Artificial leaves can soon replace the natural medicinal leaves – GO GREENER PHARMA
Our sun is an incredible, abundant source of energy that we’re only just now beginning to learn how to tap. Plants, on the other hand, are masters at exploiting the free energy delivered from the sky, so it’s only natural that scientists look to them for inspiration. Now, an ongoing effort from researchers with the Eindhoven University of Technology in the Netherlands has yielded a promising new type of artificial leaf. Like actual foliage, the faux leaves take in sunlight and use it to create something entirely new, only instead of generating fuel for a living plant, these “mini-reactors” can produce medicine for humans.
Artificial Leaves in the Initial Point of Research
The research team has been working on this artificial leaf system for some time, first presenting a prototype back in 2016. Now, the technology has been refined and the researchers say that the colorful fake foliage can be used to create just about any kind of drug imaginable. The scientists succeeded because of a trick that they duplicated from leaves in nature. They designed very thin channels in so-called Luminescent Solar Concentrators (LSCs), a silicon rubber, much in the manner in which veins go through a leaf.
Taking cues from Mother Nature, the tiny reactors utilize intricate channels that flow like veins through the leaves. When sunlight hits certain liquids flowing through the leaves it sparks a chemical reaction. This is a process that would normally require electric power, harsh chemicals or both, but by using sunlight to power the medicine production, it becomes much more sustainable.
Scientists at Eindhoven University of Technology have created microreactors that use sunlight to catalyse chemical reactions.
The greater utilization of Natural Energy Source
Sunlight activates the molecules of the liquids running through the microchannels and starts a chemical reaction. The combination of confining light and the microchannels made the light intensity high enough for the reactions to take place. In this newly designed reactor, scientists replaced silicone rubber with PMMA (Poly Methyl Methacrylate or Plexiglas). The PMMA material is cheaper and readily available. It also has a higher refractive index, so that the light stays better confined.
The scientists envision such systems being used in places where medicine is in short supply and producing it on-site is difficult. During the study, scientists showed the versatility of the reactor by completing various chemical reactions. Two of these comprise the production of a drug: the antimalarial artemisinin and ascaridole, a defense against parasitic worms. Producing anti-malaria drugs in the jungle without a power grid could become much easier thanks to these advancements.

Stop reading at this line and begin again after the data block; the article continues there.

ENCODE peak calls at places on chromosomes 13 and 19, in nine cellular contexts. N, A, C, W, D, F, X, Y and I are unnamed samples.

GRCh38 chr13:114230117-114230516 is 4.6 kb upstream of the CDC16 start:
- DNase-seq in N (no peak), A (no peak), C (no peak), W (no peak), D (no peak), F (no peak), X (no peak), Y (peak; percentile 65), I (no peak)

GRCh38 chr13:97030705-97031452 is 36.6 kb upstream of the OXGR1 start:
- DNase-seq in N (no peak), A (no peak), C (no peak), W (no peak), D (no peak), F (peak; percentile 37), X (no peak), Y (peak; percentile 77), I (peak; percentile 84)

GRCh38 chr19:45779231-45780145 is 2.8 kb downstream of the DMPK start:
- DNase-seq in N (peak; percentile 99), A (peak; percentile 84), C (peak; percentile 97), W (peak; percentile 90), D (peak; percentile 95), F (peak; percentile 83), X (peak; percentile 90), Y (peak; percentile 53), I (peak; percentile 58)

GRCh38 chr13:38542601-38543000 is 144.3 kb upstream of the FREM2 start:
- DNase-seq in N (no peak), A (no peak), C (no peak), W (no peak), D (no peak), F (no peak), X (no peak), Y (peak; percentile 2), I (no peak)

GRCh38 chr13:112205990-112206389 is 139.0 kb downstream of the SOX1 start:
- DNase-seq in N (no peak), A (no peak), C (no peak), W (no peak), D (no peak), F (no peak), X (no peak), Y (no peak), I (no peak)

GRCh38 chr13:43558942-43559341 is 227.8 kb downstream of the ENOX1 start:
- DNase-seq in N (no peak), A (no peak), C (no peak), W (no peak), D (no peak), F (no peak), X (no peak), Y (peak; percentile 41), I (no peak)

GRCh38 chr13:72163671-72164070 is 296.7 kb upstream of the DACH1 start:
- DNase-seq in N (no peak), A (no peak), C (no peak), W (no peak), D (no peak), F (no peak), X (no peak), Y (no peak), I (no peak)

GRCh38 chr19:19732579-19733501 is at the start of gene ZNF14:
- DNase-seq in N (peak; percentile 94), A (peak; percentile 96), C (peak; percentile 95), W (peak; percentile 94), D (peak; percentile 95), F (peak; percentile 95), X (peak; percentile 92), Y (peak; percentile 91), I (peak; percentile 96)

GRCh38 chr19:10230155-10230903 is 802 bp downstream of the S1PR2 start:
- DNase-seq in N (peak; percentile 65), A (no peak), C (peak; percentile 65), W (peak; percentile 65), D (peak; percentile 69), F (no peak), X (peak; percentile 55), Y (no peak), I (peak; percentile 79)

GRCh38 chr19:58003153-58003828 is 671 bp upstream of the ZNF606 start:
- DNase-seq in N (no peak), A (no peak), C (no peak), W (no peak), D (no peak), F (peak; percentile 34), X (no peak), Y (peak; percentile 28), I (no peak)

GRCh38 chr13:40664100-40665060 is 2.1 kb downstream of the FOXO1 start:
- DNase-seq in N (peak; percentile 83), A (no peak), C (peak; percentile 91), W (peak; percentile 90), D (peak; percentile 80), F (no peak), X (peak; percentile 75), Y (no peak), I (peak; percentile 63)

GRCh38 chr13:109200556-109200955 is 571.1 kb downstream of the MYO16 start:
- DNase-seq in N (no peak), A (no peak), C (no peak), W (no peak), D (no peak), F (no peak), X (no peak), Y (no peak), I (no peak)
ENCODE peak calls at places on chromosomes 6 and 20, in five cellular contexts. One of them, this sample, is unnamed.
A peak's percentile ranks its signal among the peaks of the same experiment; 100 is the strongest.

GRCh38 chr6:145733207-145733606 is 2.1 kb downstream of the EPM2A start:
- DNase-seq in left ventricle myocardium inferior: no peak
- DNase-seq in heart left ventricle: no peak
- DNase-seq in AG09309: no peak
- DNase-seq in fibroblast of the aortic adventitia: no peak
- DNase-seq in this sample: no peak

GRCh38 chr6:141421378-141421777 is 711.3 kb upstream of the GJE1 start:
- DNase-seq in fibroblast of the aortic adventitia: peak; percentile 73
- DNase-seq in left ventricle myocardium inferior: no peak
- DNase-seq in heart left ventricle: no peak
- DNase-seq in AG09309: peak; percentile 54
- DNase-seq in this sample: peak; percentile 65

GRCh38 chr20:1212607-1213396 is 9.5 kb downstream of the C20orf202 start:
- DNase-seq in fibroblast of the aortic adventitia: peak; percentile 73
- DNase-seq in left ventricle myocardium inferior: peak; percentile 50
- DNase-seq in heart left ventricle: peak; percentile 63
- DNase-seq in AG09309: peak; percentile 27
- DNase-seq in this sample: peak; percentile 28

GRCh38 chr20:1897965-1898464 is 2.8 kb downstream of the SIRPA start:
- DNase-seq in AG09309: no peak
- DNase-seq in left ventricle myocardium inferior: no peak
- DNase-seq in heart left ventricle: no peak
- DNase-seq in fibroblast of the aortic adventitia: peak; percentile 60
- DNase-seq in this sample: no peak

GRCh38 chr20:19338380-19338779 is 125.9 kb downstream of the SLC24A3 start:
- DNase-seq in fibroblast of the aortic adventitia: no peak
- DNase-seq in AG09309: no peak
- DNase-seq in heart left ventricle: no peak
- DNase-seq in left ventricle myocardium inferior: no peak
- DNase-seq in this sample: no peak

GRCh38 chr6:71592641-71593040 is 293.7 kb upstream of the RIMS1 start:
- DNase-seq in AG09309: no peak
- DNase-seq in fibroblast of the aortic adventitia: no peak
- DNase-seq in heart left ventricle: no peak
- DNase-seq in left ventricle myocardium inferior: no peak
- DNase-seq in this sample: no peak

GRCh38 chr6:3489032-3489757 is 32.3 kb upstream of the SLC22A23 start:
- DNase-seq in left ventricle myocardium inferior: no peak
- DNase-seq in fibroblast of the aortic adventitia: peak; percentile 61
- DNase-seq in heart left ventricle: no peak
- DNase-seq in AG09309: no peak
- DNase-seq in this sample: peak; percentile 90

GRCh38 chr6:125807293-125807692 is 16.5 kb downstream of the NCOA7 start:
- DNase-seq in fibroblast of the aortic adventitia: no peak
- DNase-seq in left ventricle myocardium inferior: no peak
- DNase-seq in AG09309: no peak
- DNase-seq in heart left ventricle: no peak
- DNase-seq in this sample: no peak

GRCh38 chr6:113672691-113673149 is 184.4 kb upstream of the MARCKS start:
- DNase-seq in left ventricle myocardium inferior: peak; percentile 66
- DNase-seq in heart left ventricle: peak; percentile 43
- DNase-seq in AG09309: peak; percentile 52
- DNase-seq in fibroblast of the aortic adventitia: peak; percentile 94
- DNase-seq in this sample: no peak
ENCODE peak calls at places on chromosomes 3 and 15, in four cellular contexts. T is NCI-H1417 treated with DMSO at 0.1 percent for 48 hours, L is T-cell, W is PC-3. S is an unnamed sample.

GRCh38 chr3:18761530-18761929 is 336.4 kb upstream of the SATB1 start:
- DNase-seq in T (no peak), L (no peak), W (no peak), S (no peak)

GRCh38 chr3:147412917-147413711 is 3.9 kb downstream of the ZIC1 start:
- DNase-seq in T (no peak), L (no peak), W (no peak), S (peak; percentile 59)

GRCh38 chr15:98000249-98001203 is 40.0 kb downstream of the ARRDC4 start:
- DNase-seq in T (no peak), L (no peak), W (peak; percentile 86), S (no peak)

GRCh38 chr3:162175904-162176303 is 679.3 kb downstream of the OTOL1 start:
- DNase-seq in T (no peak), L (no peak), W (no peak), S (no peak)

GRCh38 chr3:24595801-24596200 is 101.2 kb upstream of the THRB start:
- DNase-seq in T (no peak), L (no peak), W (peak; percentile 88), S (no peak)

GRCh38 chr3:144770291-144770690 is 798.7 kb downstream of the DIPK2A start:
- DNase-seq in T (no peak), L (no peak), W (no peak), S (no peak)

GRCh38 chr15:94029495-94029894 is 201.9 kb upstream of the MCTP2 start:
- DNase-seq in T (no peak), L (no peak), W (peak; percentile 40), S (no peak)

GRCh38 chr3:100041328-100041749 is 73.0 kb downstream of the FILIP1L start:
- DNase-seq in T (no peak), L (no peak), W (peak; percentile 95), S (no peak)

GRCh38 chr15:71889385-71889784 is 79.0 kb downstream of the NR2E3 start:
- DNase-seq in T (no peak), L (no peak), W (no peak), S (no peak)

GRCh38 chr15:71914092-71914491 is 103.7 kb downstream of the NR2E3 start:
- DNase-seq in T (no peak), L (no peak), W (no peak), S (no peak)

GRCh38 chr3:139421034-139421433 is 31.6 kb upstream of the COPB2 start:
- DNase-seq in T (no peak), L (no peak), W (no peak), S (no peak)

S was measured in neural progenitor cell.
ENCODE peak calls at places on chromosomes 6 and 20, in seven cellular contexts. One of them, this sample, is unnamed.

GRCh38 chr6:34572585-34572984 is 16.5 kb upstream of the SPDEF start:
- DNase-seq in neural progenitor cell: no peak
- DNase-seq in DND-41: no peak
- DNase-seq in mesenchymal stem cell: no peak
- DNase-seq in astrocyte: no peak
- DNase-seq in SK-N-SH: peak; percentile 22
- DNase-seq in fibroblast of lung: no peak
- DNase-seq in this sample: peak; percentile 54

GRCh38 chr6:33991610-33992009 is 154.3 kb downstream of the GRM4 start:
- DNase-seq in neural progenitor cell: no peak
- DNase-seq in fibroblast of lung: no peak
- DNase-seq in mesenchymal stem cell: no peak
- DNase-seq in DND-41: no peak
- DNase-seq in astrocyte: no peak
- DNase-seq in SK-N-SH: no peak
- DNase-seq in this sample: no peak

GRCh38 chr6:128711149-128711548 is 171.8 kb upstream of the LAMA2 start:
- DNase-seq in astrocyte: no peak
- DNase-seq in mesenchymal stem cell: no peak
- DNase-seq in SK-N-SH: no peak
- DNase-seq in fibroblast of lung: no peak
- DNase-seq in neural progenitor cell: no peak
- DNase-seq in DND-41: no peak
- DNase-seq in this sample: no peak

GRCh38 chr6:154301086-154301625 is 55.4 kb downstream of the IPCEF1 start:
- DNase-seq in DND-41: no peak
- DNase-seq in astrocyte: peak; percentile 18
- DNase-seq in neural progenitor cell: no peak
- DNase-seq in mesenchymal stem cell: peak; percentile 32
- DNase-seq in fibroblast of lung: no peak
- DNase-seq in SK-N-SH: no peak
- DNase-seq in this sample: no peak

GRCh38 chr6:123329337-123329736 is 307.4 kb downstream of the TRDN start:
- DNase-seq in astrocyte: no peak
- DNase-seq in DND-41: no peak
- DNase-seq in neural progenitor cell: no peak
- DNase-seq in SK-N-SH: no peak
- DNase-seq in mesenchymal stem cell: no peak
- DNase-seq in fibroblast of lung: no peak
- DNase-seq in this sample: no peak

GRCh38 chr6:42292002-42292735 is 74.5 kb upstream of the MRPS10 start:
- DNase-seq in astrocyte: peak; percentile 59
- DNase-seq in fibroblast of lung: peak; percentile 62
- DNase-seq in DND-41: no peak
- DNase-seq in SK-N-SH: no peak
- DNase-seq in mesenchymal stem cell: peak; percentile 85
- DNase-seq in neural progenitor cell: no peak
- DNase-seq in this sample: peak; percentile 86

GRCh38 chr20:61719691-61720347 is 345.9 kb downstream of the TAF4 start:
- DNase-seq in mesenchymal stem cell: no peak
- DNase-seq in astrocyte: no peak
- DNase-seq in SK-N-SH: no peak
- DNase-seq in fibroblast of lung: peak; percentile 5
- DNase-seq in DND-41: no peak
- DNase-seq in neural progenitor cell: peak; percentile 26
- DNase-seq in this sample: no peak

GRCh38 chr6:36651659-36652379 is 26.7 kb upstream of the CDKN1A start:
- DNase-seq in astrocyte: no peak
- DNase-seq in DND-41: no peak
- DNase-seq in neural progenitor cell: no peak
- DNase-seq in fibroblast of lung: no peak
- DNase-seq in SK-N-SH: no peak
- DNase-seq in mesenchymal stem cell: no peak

“There are hardly any obstacles to putting this technology in practice, except for the fact that it only works during daylight,” says Timothy Noel.“Artificial leaves are perfectly scalable; where there is the sun, it works. The reactors can be easily scaled and its inexpensive and self-powered nature makes them ideally suited for the cost-effective production of chemicals with solar light.”
Artificial leaves leading way to Greener Pharma in no time
The people in India have outstanding knowledge of medicinal plants that acquired over the centuries. A passion for studying medicinal plants is evident both in folk and scholarly traditions. The indigenous mode of understanding and using plants is different from the modern scientific way. It includes botanical, medical and astrological elements. This is the basis of the green pharmacy.
Indians obviously care for medicinal plants because they know so many of them, so much about them and have worked extensively on their application. It is a remarkable fact that the use of medicinal plants is still a living tradition in the form of a million village-based folk carriers. These traditional birth attendants, bonesetters, herbal healers, and wandering monks are invisible to policymakers and therefore not taken into account as a public health resource.
Apart from these specialized folk healers, there are also millions of women and elders with the traditional knowledge of food and nutrition and herbal home remedies. However, the revitalization of this vast and diverse folk tradition does not appear anywhere in the records or agendas. This research can be considered as a great attempt to introduce this traditional knowledge with an emphasis on a promising substance to cure many of the diseases naturally.